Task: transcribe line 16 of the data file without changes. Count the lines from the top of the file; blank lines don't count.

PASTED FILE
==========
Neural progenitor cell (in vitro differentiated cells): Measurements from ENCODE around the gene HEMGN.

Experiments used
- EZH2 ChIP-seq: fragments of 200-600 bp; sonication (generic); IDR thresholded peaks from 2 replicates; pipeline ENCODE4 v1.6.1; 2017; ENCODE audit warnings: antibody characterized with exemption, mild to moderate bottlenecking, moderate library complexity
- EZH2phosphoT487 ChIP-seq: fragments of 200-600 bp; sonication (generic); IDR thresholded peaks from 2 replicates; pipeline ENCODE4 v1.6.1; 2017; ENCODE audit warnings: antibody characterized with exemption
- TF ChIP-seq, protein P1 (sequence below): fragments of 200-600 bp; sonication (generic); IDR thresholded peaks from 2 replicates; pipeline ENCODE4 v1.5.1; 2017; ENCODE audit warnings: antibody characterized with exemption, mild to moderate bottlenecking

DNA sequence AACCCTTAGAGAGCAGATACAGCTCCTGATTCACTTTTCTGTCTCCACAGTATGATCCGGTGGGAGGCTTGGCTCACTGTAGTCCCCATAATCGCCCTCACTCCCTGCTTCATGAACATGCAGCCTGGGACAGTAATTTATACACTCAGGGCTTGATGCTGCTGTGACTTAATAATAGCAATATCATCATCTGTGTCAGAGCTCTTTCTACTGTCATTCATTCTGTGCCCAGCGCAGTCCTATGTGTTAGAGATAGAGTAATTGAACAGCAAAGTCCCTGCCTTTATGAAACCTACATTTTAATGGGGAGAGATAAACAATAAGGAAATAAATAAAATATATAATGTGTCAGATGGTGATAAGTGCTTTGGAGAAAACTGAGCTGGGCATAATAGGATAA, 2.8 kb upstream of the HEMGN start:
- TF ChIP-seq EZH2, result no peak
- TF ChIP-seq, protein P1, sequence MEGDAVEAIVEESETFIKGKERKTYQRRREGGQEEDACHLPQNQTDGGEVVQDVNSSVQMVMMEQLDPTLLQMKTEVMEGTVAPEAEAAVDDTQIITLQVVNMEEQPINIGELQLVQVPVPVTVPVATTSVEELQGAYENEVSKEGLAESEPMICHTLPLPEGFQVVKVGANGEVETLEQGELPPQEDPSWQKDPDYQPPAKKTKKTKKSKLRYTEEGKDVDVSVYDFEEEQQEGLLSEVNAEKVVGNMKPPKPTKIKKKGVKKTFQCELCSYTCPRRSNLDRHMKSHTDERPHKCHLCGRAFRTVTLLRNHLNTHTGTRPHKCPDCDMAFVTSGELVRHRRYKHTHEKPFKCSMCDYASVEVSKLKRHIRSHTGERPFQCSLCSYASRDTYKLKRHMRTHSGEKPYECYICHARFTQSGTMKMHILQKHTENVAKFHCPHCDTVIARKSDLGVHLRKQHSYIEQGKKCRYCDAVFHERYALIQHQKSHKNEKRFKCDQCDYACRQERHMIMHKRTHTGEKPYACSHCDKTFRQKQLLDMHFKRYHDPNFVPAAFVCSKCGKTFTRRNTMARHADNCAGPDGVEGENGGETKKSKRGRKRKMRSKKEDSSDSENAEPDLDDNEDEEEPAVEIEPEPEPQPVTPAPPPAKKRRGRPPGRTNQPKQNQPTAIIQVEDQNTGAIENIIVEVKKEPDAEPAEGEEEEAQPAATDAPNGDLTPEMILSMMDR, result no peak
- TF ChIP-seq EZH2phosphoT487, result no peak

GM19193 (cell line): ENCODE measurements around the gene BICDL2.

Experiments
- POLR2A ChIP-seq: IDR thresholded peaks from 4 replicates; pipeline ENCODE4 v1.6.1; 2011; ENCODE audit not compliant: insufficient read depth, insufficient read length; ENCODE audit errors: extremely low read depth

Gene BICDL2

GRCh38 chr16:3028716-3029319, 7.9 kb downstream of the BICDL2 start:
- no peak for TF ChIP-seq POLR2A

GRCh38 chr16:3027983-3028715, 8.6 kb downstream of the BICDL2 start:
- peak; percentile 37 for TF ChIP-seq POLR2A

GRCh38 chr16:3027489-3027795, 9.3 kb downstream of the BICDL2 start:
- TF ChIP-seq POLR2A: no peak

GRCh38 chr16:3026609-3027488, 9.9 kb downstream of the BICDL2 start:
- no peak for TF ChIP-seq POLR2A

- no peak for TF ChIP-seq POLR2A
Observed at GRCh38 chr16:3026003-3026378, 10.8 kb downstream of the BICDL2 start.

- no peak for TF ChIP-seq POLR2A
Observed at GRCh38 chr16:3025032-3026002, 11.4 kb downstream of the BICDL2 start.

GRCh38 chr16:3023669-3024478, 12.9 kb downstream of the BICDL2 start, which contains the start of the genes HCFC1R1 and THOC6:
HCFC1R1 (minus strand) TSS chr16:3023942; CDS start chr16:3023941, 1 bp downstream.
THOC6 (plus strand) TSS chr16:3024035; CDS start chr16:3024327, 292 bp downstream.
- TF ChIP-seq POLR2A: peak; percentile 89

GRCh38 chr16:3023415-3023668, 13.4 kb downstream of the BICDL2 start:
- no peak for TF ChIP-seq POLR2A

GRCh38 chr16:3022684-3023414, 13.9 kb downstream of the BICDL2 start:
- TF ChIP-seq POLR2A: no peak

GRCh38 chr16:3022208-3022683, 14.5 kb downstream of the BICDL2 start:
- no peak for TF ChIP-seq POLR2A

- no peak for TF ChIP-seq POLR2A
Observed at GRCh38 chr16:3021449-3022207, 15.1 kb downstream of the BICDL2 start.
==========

GRCh38 chr16:3027983-3028715, 8.6 kb downstream of the BICDL2 start: